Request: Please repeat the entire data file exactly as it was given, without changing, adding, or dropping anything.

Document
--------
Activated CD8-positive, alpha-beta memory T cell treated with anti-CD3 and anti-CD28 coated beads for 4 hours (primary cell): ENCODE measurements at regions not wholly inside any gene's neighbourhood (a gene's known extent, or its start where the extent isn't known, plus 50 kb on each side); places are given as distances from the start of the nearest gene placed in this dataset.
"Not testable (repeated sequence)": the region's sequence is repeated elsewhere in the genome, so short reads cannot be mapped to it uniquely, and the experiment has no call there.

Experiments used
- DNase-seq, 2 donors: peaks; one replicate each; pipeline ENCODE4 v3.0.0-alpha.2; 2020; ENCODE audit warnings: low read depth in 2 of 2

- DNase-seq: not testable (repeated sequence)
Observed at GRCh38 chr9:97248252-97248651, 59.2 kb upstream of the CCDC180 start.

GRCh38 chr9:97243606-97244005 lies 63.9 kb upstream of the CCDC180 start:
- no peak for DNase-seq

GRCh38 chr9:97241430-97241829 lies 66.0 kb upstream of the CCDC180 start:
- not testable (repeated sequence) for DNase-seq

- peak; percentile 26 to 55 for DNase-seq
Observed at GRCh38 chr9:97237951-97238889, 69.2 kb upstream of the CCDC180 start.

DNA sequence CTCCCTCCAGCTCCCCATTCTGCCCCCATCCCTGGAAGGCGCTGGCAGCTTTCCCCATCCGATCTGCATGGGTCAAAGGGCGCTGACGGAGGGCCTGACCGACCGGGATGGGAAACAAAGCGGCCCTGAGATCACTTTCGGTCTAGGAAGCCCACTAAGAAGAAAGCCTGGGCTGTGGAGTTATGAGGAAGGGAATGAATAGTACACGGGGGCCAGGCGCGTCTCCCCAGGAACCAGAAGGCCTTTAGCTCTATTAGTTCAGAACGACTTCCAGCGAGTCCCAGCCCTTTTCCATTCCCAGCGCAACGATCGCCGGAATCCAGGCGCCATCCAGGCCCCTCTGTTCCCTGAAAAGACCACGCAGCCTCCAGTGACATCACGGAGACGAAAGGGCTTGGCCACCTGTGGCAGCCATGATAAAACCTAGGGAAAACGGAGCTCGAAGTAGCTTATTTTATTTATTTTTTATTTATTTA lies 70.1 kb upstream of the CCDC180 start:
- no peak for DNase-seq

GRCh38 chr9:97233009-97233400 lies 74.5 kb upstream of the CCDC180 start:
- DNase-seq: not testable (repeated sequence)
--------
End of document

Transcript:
Activated CD8-positive, alpha-beta memory T cell treated with anti-CD3 and anti-CD28 coated beads for 4 hours (primary cell): ENCODE measurements at regions not wholly inside any gene's neighbourhood (a gene's known extent, or its start where the extent isn't known, plus 50 kb on each side); places are given as distances from the start of the nearest gene placed in this dataset.
"Not testable (repeated sequence)": the region's sequence is repeated elsewhere in the genome, so short reads cannot be mapped to it uniquely, and the experiment has no call there.

Experiments used
- DNase-seq, 2 donors: peaks; one replicate each; pipeline ENCODE4 v3.0.0-alpha.2; 2020; ENCODE audit warnings: low read depth in 2 of 2

- DNase-seq: not testable (repeated sequence)
Observed at GRCh38 chr9:97248252-97248651, 59.2 kb upstream of the CCDC180 start.

GRCh38 chr9:97243606-97244005 lies 63.9 kb upstream of the CCDC180 start:
- no peak for DNase-seq

GRCh38 chr9:97241430-97241829 lies 66.0 kb upstream of the CCDC180 start:
- not testable (repeated sequence) for DNase-seq

- peak; percentile 26 to 55 for DNase-seq
Observed at GRCh38 chr9:97237951-97238889, 69.2 kb upstream of the CCDC180 start.

DNA sequence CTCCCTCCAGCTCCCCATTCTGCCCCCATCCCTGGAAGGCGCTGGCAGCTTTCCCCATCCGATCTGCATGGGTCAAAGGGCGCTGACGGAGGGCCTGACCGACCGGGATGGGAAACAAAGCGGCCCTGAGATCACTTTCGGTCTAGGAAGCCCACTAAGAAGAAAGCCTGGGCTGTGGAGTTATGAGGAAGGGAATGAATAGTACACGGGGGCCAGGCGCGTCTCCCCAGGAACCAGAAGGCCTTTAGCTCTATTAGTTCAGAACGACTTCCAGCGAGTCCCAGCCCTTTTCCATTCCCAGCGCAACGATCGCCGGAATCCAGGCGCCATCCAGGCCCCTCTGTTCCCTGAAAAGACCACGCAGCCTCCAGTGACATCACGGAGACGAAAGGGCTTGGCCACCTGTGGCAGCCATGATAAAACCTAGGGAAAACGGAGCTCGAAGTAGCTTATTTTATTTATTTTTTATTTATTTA lies 70.1 kb upstream of the CCDC180 start:
- no peak for DNase-seq

GRCh38 chr9:97233009-97233400 lies 74.5 kb upstream of the CCDC180 start:
- DNase-seq: not testable (repeated sequence)